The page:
You can win all battles, and similarly, even though you may have a propensity towards obesity, it can be prevented. If you determine to reduce the fat, sugar and salt content of processed foods, it is preventable. There are other steps to follow to fight against obesity:

  • Ensure that you have healthy and nutritious choices at your discretion
  • Be responsible for your diet and implement a healthy lifestyle such as yoga, walking, & exercise.
  • Your diet should contain many complex carbohydrates, fruits, vegetables, healthy fats, and lean protein. And it should limit the number of refined carbohydrates, trans fats, and saturated fats.

Understand your mental and emotional well-being; if you feel that your psychological health needs attention, pay attention to your overall health. On certain occasions, when we are high on emotions, our body is not in a balanced state. As a result, we either do not eat or consume more than what is required. In those cases, it is essential to monitor your mental health. Also, if, on some days, you are feeling low, do not give up; start with mild physical activity like cardio, yoga, aerobics and dance. These activities will lift your mood and motivate you to include physical activities in your lifestyle.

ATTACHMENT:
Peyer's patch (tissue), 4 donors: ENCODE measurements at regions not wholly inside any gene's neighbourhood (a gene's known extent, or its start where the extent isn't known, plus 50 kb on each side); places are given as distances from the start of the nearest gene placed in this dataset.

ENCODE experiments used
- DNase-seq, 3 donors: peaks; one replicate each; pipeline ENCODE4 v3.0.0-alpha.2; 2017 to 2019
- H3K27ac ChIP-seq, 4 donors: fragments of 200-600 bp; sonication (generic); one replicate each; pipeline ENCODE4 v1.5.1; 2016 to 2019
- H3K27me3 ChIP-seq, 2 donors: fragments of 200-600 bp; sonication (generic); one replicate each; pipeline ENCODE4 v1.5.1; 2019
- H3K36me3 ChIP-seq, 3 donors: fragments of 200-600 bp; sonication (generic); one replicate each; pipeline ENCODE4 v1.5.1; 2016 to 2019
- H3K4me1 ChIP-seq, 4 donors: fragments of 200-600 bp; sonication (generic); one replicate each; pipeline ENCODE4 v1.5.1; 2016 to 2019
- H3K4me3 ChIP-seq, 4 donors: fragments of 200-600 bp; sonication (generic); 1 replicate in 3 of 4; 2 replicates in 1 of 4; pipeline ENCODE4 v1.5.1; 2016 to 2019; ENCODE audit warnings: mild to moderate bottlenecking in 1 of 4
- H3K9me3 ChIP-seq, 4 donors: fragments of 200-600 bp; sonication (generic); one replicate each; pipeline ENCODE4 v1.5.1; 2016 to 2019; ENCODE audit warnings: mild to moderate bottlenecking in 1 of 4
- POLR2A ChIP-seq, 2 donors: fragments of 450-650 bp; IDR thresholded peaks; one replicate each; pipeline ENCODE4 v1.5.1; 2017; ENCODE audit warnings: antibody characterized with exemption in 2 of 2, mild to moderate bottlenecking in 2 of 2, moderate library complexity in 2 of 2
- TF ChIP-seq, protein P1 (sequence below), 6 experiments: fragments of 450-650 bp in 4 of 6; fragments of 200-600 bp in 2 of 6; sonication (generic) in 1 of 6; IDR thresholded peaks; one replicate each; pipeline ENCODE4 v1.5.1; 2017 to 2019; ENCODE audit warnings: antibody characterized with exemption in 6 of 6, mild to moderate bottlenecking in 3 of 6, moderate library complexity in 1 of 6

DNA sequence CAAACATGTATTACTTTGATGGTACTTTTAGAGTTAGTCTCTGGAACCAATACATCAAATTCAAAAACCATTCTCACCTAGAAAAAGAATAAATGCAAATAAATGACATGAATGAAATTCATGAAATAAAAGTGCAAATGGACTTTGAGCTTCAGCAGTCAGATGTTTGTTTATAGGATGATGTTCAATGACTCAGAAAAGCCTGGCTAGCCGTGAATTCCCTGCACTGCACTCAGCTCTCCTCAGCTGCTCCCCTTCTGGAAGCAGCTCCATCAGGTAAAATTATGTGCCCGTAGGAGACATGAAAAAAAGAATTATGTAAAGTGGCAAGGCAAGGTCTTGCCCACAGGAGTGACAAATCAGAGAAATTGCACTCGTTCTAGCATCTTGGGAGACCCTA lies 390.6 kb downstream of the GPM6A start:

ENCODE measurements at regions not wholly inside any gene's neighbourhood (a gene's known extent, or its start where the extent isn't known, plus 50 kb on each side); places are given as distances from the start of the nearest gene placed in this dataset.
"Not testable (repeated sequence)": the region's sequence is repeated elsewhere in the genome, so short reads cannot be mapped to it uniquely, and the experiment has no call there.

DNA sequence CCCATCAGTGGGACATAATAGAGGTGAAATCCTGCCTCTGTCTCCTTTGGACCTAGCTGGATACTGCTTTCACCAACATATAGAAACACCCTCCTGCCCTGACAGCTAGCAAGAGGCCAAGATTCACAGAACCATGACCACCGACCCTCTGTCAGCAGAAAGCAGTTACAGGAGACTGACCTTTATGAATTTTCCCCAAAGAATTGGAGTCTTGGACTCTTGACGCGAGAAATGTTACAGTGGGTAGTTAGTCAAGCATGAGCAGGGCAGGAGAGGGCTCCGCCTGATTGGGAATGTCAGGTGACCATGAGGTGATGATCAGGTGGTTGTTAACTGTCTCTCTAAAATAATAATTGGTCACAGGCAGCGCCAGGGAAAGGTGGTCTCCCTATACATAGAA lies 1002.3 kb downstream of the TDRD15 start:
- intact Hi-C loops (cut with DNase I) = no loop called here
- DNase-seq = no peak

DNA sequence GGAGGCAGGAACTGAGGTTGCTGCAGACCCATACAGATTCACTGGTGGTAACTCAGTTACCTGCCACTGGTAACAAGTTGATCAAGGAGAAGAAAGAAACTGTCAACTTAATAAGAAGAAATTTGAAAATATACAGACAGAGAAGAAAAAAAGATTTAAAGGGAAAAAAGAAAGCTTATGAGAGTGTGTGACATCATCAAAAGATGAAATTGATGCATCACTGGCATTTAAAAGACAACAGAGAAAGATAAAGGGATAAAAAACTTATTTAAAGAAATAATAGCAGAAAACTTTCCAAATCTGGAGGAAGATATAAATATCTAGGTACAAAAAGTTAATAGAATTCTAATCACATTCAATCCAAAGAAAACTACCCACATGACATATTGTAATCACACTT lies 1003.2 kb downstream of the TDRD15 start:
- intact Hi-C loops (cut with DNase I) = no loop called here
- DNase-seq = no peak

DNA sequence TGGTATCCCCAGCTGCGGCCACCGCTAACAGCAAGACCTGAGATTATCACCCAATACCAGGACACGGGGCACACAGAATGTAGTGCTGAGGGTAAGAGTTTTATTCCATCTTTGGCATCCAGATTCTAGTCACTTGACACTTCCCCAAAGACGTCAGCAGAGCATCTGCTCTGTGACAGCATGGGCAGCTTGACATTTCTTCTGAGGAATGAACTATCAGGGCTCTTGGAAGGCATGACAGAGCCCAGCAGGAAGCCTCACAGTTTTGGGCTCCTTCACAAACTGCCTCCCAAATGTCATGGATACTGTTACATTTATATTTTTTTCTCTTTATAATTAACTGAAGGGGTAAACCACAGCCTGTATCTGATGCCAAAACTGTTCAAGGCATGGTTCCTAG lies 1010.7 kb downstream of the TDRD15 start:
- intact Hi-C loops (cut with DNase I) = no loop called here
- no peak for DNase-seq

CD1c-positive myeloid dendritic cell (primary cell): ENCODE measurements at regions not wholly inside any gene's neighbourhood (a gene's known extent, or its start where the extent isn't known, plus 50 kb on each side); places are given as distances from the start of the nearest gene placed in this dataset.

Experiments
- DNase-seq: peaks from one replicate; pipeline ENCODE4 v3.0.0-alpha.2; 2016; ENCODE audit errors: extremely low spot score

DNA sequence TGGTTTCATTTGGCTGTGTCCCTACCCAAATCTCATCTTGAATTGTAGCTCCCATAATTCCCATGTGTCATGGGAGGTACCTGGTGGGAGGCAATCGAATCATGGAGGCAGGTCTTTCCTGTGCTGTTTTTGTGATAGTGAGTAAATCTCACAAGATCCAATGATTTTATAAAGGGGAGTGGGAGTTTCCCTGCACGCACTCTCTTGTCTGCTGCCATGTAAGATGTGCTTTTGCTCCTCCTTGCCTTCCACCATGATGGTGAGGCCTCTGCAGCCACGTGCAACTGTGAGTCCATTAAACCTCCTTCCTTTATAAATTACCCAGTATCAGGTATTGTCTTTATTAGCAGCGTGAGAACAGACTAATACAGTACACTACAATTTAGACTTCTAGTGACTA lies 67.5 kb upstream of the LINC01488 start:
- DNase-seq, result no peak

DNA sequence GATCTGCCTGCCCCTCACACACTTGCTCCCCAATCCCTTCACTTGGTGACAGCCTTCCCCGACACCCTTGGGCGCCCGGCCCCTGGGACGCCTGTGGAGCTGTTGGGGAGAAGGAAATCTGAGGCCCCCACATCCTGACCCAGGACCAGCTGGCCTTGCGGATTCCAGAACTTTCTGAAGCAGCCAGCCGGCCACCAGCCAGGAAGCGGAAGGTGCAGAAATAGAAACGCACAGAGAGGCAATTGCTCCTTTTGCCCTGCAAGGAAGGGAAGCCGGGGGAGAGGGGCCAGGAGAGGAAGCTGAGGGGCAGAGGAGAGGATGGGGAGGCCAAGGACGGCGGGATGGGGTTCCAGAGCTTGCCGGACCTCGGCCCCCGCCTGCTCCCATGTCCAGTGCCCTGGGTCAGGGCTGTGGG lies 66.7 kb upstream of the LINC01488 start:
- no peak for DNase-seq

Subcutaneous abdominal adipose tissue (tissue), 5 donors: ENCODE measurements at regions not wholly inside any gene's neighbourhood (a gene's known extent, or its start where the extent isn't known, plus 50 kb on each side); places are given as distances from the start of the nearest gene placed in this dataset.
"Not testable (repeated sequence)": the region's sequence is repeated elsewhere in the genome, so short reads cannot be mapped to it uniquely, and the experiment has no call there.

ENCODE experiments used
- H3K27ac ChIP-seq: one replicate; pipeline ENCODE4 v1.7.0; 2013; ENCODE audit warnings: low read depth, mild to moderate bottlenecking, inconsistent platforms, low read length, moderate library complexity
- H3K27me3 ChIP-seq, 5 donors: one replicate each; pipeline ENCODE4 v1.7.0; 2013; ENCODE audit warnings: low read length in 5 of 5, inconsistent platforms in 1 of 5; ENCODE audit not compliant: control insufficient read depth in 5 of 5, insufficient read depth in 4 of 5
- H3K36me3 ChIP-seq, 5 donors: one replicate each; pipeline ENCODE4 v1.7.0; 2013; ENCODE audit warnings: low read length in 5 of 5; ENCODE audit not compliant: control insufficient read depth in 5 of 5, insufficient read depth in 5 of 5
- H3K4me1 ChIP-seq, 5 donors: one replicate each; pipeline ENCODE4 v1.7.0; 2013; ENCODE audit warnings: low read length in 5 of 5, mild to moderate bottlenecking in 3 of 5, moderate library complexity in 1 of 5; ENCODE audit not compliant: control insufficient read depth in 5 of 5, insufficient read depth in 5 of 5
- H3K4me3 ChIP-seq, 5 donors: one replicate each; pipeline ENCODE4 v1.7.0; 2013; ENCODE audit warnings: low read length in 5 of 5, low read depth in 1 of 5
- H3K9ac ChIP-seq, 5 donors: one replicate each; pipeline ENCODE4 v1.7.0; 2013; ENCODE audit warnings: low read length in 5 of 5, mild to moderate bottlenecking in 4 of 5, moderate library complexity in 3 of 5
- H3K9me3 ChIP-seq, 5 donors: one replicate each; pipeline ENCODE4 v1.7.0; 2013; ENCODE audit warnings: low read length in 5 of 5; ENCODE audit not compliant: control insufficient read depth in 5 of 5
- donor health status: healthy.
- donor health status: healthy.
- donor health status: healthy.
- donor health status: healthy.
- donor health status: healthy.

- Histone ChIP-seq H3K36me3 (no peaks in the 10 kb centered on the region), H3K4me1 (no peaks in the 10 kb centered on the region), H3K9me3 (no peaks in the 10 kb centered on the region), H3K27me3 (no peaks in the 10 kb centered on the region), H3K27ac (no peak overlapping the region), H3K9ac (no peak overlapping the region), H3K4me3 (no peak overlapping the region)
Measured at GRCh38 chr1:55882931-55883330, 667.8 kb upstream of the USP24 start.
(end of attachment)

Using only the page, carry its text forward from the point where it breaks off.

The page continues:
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About the Author

Parul holds a Masters of Medical Science in Public Health Nutrition from the University of Glasgow, Scotland, and has worked across the globe from the U.K to New Zealand (NZ) gaining her License with the Health Professionals Council (HPC, UK) and the NZ Nutrition Council. From being a Gold medalist in Clinical Nutrition to being awarded an internship with World Health Organisation (WHO, Cairo, Egypt) and Contracts with CDC Parul has had a wide spectrum of work experiences. She is very passionate about Nutrition and Fitness and holds strong to her guiding mantras ‘ Move more’ and ‘Eat Food that your grandmother can recognize’!